Rogers Won’t Appeal Court Ruling, Edward Rogers Maintains Control

On Friday, B.C. Supreme Court ruled in favour of Edward Rogers, validating the latter’s new board of directors, which would supersede the existing Rogers Communications Inc. board, which his family sits on.

In a statement released on Sunday evening, Rogers Communications Inc. (RCI) said in an email it, “will not seek an appeal of last week’s British Columbia Supreme Court ruling.”

Edward Rogers was removed as chair of the board, when it was revealed he planned to remove 9 of the company’s 11 top executives, including CEO Joe Natale.

In response, Edward Rogers used his position as chair of the Rogers Control Trust, which holds 97.5% of voting shares, to replace the existing board with his own directors, with the latter then re-electing the son of Ted Rogers as chair again.

Edward Rogers went to B.C. Supreme Court, where the company was incorporated, to ratify his authority to make changes to the board using a written resolution mandate, instead of calling a shareholder meeting.

The family of Edward Rogers, including his mother and two sisters, called the decision a “black eye for good governance and shareholder rights (that) sets a dangerous new precedent for Canada’s capital markets by allowing the independent directors of a public company to be removed with the stroke of a pen.”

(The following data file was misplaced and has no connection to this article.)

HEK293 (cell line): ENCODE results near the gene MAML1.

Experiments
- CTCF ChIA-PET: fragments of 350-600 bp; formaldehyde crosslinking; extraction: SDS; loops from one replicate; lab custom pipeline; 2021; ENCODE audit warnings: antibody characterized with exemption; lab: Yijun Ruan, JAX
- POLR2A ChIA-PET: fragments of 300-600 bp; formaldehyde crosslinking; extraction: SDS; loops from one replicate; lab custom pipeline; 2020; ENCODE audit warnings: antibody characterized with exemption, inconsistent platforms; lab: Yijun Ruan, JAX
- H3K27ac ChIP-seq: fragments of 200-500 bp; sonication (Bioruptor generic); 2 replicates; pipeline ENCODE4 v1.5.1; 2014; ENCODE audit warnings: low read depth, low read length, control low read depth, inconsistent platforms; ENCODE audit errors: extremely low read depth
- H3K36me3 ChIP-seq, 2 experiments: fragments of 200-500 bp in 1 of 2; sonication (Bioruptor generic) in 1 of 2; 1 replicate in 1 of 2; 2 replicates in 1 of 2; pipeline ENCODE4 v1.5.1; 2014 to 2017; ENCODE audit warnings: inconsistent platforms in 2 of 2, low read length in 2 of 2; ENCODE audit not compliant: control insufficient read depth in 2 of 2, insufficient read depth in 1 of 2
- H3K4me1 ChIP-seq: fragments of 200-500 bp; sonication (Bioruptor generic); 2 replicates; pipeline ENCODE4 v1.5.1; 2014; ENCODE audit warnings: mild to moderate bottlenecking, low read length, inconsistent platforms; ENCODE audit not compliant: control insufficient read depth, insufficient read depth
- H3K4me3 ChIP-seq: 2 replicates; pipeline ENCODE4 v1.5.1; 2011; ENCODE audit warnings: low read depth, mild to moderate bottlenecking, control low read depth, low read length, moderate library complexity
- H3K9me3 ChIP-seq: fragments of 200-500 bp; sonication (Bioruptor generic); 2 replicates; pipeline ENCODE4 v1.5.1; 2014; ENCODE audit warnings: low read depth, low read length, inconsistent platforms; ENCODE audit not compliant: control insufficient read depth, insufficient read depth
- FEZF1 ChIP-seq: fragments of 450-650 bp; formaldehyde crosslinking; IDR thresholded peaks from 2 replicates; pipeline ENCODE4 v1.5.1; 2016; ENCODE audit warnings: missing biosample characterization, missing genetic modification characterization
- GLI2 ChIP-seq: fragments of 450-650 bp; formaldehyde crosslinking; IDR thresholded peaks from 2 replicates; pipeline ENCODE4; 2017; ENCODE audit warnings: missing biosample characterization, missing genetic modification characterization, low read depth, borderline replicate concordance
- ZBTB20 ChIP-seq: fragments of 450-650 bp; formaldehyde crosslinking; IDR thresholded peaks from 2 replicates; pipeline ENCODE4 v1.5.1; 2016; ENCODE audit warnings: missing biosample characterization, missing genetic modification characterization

It’s unclear if Rogers CEO Joe Natale and his executives will depart the company as previously suggested, should Edward Rogers regain his role as chair of the board, which he has.

Court documents filed last week revealed Natale was set to take home nearly $200 million in cash, consulting fees and equity, as part of a severance package he would receive when he agreed to depart the company in late September, reported The Globe and Mail.

The decision to leave the company was after Natale found out about a plan by Edward Rogers to remove him from the company–a plan the CEO discovered from a ‘butt dial’. But the Rogers board reversed court and asked Natale to remain at the company.

Justice Shelley Fitzpatrick of the B.C. Supreme Court called the family drama “would be more in keeping with a Shakespearean drama” than that of the boardroom of one of Canada’s largest telecoms.

Rogers is in the midst of trying to close a $26 billion deal to acquire Shaw Communications, with the takeover being reviewed by regulators.

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